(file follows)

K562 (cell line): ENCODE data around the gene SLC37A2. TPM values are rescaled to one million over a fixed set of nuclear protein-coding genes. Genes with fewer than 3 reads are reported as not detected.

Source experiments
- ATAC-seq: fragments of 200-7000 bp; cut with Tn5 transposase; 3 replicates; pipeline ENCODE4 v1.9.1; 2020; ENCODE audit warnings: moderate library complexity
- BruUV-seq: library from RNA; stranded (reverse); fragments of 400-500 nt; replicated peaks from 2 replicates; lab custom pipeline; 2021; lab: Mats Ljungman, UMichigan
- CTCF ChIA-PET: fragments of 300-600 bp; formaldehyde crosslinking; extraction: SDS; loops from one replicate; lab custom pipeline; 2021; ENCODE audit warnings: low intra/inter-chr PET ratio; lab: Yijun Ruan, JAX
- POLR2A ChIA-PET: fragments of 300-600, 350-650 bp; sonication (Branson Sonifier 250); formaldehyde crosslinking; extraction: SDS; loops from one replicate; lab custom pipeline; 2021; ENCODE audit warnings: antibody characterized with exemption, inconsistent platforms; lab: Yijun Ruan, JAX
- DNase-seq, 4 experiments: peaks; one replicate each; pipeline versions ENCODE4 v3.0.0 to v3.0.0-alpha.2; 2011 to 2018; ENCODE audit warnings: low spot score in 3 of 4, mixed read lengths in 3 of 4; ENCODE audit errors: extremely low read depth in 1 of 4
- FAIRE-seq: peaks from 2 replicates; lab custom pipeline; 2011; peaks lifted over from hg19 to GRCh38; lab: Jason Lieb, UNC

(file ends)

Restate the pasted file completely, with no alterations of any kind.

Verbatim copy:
K562 (cell line): ENCODE data around the gene SLC37A2. TPM values are rescaled to one million over a fixed set of nuclear protein-coding genes. Genes with fewer than 3 reads are reported as not detected.

Source experiments
- ATAC-seq: fragments of 200-7000 bp; cut with Tn5 transposase; 3 replicates; pipeline ENCODE4 v1.9.1; 2020; ENCODE audit warnings: moderate library complexity
- BruUV-seq: library from RNA; stranded (reverse); fragments of 400-500 nt; replicated peaks from 2 replicates; lab custom pipeline; 2021; lab: Mats Ljungman, UMichigan
- CTCF ChIA-PET: fragments of 300-600 bp; formaldehyde crosslinking; extraction: SDS; loops from one replicate; lab custom pipeline; 2021; ENCODE audit warnings: low intra/inter-chr PET ratio; lab: Yijun Ruan, JAX
- POLR2A ChIA-PET: fragments of 300-600, 350-650 bp; sonication (Branson Sonifier 250); formaldehyde crosslinking; extraction: SDS; loops from one replicate; lab custom pipeline; 2021; ENCODE audit warnings: antibody characterized with exemption, inconsistent platforms; lab: Yijun Ruan, JAX
- DNase-seq, 4 experiments: peaks; one replicate each; pipeline versions ENCODE4 v3.0.0 to v3.0.0-alpha.2; 2011 to 2018; ENCODE audit warnings: low spot score in 3 of 4, mixed read lengths in 3 of 4; ENCODE audit errors: extremely low read depth in 1 of 4
- FAIRE-seq: peaks from 2 replicates; lab custom pipeline; 2011; peaks lifted over from hg19 to GRCh38; lab: Jason Lieb, UNC